South Africa

South Africa in deep trouble – Dawie Roodt

Efficient Group chief economist Dawie Roodt said South Africans have been getting poorer for a decade and warned that things are set to get much worse.

The latest figures from Statistics South Africa showed that the country’s gross domestic product (GDP) contracted 0.7% in the three months through June.

The data also revealed that South Africa’s economy is smaller than before the coronavirus pandemic struck.

Speaking to David Ansara from the Centre For Risk Analysis (CRA), Roodt said South Africa is in deep trouble.

He explained that he prefers to focus on GDP movements over longer periods – instead of quarterly reports – as it gives a better view of the economy’s growth trajectory.

“The South African economy is stuck in a growth trajectory of between 1.5% and 2%, and it is unlikely to grow much faster,” he said.

“It is horrible. It is in line with population growth, and South Africans are getting poorer on a per-capita basis.”

He said that although global economic challenges affect the South African economy, many problems are self-inflicted.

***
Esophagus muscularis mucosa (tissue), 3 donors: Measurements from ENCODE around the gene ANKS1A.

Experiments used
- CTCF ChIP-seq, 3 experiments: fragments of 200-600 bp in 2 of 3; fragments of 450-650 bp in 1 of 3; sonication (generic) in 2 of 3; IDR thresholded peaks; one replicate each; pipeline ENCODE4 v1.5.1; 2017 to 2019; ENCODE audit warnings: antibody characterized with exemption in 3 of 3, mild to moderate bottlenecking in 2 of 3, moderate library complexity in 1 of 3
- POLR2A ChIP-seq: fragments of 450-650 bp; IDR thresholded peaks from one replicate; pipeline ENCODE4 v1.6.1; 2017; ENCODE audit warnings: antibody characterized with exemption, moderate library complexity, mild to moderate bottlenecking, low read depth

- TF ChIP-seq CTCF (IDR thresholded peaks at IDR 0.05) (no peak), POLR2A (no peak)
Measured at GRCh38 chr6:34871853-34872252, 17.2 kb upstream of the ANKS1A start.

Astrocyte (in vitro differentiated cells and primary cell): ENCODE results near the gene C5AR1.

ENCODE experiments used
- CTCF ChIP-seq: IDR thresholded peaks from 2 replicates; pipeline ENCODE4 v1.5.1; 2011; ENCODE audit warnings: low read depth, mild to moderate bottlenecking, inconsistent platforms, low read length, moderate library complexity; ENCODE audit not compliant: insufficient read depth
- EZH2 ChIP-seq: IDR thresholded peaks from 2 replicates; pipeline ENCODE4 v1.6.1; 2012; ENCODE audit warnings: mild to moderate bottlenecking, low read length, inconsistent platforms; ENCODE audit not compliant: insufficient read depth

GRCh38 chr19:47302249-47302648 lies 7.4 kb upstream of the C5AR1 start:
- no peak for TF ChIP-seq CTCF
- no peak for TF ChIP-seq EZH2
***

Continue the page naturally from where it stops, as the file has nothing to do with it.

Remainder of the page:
Macroeconomic policies – like restrictions on power production and import protections – harm local growth.

Mismanagement of vital state-owned enterprises, including Eskom and Transnet, prevents important industries from performing to their potential.

The government’s fiscal policies are another problem. “We cannot continue to run a fiscal deficit at the magnitude that it is currently happening,” said Roodt.

He added that South Africa could not continue to increase its debt levels as it becomes unsustainable.

The tax burden is also getting heavier on a smaller number of individuals. The economy is not growing, and many taxpayers are leaving the country.

The biggest problem in South Africa

The biggest problem, Roodt said, is that there is no political leadership to guide the country in the right direction.

“It is not only a policy issue. It is also a case of the politicians being absent from taking real action because they are fighting each other to stay in power,” he said.

He said the problem in South Africa is not economics. “It is easy to fix the country’s economy – the answers are out there,” he said.

“The problem is political, but before we resolve the political problems, we have to wait for the next general election.”

Roodt said he is very concerned about South Africa’s economic situation because so many people rely on the state for income.

“32 million people get an income from the state. Ten million will lose this income when the Covid grant falls away,” he said.

“The state cannot afford this anymore. The tax base is simply not strong enough to carry it,” Roodt said.

The country has high levels of unemployment, poverty is rising, and food and energy prices are going up.

“This is a recipe for disaster,” Roodt said.

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